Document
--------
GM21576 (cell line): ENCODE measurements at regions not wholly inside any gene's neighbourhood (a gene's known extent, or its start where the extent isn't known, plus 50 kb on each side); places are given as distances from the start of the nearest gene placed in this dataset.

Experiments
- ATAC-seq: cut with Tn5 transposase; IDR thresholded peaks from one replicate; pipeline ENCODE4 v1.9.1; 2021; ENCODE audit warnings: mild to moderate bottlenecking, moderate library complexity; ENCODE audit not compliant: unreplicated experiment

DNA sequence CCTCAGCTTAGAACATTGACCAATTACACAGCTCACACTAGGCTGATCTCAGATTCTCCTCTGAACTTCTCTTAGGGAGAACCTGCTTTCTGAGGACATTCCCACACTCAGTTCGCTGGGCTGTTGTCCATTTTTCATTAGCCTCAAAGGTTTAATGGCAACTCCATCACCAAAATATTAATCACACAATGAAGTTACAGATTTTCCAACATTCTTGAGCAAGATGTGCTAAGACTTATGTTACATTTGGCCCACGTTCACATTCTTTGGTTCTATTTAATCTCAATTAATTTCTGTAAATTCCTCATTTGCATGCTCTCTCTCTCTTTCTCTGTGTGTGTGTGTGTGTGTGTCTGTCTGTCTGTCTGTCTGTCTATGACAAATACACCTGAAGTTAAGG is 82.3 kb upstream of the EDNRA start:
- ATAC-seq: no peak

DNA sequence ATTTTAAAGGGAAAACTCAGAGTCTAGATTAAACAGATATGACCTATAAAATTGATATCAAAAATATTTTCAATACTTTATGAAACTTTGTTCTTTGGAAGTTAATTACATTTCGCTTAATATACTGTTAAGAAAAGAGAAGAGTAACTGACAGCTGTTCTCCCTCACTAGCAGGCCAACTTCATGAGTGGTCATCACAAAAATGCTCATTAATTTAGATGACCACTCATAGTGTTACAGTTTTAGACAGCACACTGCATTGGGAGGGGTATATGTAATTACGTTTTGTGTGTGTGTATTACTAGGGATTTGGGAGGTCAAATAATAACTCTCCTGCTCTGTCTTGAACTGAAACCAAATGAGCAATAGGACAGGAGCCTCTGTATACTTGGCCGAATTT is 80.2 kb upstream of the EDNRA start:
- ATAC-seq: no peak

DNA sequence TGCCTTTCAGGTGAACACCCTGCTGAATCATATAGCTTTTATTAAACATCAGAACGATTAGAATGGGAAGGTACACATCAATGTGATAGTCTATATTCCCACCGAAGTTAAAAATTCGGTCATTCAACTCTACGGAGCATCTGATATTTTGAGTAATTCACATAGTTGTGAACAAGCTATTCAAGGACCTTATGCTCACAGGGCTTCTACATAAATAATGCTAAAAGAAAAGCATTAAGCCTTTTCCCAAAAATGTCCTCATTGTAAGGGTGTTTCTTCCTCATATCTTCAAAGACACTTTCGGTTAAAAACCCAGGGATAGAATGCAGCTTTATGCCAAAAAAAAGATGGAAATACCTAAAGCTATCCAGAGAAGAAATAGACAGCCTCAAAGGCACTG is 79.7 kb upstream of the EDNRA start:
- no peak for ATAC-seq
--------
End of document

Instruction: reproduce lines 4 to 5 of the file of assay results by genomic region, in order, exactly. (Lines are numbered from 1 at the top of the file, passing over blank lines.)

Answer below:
DNA sequence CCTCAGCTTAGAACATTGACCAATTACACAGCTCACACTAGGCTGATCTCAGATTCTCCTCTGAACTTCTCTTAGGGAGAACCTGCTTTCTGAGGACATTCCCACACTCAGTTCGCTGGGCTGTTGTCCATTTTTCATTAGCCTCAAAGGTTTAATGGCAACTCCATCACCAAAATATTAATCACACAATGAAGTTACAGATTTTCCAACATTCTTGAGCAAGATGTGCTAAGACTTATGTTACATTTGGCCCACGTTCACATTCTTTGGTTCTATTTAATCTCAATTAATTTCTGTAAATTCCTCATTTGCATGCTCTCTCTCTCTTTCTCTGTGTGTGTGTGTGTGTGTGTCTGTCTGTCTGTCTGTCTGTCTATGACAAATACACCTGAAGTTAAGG is 82.3 kb upstream of the EDNRA start:
- ATAC-seq: no peak